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Converting Legacy Assemblies to WCF

, 18 Apr 2007
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How to expose legacy or third party assemblies over WCF with simple modifications to the MSIL.

Introduction

Do you have a distributed .NET application from the pre-WCF days that you want to migrate to WCF, but you either don't have the source because it's a third party component, or you can't change the source because your boss can't or won't make the jump to .NET 3.0? You just need to decorate your interfaces with some attributes which would be incredibly simple if you could modify the source code, but in those cases where you can't, it's not much harder to modify the MSIL.

Background

I have all these applications built for .NET remoting that are being actively maintained in a .NET 1.1 environment. When I built them, I split out the interface code from the implementation code because the interfaces are distributed in an assembly to clients and the implementation is in a server side assembly. This is exactly the way you would organize your ServiceContract in WCF, but I need one more thing to host the code in a WCF ServiceHost - the attributes. It would be really nice to add the [ServiceContract] and [OperationContract] attributes to my interface, but that means I have to recompile my interface library under .NET 3.0 and also branch my source control projects to maintain the separate versions, just to add some silly attributes. The more I think about it, that' s probably easier than updating the MSIL, but in some cases with legacy code, that isn't an option.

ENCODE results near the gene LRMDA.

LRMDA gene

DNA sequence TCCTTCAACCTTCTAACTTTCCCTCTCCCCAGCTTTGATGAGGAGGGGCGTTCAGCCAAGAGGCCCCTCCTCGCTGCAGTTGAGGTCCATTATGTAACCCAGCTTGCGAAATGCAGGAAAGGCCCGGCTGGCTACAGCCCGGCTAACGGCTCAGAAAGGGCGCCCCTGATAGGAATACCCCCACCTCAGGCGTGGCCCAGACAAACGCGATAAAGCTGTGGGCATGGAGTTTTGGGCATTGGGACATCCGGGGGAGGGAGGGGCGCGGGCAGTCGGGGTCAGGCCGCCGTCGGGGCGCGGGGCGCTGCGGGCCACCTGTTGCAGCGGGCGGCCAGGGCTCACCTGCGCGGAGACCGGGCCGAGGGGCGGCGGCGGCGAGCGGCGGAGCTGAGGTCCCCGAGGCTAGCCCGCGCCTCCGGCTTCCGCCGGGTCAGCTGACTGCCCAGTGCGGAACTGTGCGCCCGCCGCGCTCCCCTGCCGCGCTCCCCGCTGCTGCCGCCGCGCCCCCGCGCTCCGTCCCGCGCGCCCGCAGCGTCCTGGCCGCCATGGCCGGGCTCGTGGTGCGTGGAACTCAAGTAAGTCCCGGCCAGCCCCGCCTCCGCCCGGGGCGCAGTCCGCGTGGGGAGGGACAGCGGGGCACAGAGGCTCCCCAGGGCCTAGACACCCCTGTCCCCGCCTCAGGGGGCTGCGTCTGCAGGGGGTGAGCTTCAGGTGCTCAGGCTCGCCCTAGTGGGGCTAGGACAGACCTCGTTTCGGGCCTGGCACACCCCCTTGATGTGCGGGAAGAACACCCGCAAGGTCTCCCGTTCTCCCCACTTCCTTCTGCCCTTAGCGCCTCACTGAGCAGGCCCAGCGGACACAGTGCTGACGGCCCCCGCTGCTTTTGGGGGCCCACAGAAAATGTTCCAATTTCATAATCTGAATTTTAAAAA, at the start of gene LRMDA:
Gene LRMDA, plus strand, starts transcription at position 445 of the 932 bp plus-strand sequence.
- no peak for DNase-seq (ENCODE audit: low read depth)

To port that old remoting application assembly over to WCF, the process is pretty simple:

  1. Use ILDASM to disassemble your assembly into MSIL
  2. Use your favorite text editor to add IL for referencing the assembly where the attributes are defined (System.ServiceModel), and then add IL for the attributes themselves to the interface and methods (ServiceContract and OperationContract)
  3. Use ILASM to assemble your MSIL back into an assembly with your new attributes

Tedious? A little, but not as bad as trying to talk your boss into dropping .NET 1.1 support.

Disassembly

The easy part. Just make sure you aren't violating any license agreements here if you're working with third party code. They usually have a clause about how you better not disassemble it. If they do, turn back now and ask them to do this for you. Use the ildasm version (and later on, ilasm) that the existing assembly is built with to ensure you'll keep compatibility in your legacy environment. My assembly currently runs under .NET 1.1, so I'm using ildasm version 1.1.4322.573.

ildasm <assembly>.dll /out=<assembly>.il

Now you've probably got two files - the MSIL files (<assembly>.il) and the resource file (<assembly>.res). Open the MSIL file in your favorite text editor. Since you're digging into MSIL, you should make your background black and your text bright green Courier font so it's exactly how movie producers envisioned programmers hacking executables back in 1979.